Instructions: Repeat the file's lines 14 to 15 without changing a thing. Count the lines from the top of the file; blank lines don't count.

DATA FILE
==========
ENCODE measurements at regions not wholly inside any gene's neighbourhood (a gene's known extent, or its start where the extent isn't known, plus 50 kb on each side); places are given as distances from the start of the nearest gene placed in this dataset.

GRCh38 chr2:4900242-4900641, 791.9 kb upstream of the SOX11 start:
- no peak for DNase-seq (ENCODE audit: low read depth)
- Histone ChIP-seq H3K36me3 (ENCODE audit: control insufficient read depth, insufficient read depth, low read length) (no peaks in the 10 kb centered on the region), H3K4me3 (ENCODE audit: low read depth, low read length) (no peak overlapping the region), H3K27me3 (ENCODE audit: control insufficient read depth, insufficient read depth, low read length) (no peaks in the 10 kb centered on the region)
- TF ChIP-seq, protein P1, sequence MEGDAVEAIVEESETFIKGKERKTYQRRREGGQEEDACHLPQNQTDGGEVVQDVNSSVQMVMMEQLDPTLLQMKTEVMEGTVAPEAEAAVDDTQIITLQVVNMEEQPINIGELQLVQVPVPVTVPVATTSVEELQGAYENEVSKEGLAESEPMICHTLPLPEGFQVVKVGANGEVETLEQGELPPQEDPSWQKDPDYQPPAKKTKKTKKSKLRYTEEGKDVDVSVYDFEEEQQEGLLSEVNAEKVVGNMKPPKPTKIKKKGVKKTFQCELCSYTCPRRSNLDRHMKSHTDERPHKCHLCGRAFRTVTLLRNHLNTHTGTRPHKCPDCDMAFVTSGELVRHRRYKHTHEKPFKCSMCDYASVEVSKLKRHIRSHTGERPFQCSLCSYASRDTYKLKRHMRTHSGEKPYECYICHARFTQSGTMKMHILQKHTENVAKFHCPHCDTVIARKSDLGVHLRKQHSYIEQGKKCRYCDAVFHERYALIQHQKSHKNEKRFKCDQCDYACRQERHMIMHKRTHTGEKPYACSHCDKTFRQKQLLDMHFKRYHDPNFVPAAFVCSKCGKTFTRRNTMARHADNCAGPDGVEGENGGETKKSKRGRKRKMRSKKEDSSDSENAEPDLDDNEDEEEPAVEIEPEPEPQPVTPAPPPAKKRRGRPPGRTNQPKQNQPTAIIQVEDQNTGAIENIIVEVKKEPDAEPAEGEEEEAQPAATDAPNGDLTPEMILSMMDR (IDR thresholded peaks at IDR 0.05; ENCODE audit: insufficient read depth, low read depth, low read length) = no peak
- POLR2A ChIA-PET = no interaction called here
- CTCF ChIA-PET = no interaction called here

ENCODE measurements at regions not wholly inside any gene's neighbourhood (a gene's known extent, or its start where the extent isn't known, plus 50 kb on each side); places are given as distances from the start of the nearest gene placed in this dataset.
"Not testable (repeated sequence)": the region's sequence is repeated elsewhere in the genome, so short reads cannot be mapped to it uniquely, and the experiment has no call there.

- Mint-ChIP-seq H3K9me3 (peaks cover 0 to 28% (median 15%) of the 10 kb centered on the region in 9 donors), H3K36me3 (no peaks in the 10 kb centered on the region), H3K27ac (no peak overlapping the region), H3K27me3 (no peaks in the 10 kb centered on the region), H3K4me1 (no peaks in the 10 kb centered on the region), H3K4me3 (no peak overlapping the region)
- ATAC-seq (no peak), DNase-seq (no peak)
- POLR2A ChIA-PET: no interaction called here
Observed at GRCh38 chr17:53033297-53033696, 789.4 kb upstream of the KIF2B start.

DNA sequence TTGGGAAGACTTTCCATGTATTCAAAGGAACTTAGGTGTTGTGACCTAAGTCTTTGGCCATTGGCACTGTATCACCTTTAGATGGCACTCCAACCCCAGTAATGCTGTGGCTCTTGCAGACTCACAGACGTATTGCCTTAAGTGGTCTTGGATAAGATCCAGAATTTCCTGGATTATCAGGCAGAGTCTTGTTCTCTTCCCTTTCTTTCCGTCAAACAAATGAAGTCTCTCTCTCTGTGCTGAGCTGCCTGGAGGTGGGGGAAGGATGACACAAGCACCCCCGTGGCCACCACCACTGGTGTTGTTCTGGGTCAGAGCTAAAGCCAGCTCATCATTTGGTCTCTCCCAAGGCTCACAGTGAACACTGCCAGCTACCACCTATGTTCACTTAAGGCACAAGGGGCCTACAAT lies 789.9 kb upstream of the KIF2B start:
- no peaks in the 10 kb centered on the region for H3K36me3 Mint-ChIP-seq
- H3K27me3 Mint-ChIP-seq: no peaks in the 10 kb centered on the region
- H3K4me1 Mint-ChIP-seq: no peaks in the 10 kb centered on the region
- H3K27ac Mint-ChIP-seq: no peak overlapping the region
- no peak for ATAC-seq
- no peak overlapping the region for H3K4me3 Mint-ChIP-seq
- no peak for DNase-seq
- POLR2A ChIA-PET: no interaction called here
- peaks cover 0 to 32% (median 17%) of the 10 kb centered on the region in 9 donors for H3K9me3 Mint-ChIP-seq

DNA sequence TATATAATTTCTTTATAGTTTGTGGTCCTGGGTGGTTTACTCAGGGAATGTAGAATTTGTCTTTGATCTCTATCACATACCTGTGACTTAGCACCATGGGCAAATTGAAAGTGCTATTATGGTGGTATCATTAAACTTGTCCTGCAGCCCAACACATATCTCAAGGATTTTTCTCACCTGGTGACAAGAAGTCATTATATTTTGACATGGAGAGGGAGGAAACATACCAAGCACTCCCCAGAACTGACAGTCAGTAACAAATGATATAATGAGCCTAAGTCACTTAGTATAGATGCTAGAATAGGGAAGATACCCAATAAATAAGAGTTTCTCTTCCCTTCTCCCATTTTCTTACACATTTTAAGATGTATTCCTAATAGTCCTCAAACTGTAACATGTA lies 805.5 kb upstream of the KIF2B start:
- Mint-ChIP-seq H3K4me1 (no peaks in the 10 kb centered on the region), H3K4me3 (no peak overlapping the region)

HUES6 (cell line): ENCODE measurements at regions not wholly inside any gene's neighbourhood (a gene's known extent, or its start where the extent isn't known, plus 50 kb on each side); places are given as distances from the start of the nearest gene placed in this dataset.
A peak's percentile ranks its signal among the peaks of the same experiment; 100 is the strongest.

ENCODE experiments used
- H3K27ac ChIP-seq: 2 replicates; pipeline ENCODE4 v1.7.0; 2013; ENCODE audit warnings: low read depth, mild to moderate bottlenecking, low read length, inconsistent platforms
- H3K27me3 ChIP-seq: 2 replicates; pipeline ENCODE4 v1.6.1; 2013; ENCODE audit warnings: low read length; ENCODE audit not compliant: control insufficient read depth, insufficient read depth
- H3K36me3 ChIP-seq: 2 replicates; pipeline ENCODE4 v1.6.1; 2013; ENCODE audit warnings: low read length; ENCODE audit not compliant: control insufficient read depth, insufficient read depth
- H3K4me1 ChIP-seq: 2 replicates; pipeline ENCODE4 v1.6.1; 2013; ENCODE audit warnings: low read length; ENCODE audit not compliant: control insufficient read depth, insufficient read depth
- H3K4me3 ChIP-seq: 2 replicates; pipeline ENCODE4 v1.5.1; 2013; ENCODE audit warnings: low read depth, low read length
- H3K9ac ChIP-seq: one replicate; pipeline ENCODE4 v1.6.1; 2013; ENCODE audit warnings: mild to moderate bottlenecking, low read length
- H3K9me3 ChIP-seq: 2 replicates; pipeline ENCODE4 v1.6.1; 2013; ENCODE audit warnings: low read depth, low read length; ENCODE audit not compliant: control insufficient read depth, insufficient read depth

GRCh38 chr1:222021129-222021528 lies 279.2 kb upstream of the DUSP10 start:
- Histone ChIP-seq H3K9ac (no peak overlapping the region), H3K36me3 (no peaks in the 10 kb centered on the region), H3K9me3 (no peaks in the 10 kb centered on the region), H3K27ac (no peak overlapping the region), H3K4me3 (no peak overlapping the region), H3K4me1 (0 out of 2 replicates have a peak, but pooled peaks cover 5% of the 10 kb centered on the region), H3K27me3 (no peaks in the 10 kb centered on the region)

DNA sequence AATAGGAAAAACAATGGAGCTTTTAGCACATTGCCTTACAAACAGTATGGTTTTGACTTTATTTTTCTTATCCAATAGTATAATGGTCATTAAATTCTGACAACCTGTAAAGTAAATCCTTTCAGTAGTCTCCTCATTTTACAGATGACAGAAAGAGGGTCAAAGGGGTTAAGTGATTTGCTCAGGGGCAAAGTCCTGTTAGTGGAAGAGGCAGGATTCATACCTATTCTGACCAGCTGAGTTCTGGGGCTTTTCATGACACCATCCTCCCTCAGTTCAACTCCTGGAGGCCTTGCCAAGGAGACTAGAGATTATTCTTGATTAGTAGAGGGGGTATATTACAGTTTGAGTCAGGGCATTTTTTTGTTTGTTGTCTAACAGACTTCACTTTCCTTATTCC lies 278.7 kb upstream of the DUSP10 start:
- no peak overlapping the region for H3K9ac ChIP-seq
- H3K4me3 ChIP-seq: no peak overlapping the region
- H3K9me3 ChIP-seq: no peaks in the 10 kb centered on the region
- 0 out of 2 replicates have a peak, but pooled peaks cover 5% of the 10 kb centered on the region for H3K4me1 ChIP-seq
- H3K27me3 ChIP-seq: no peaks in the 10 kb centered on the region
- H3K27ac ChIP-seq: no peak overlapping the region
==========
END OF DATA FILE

DNA sequence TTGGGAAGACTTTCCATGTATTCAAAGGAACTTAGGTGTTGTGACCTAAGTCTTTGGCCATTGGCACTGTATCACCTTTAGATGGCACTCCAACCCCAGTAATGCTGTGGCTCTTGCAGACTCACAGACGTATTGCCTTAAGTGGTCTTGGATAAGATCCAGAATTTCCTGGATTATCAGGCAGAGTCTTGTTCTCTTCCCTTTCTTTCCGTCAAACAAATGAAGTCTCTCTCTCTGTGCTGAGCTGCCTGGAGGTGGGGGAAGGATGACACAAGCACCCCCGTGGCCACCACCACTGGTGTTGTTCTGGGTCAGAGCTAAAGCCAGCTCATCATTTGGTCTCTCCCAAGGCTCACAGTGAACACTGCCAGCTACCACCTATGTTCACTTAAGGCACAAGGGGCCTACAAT lies 789.9 kb upstream of the KIF2B start:
- no peaks in the 10 kb centered on the region for H3K36me3 Mint-ChIP-seq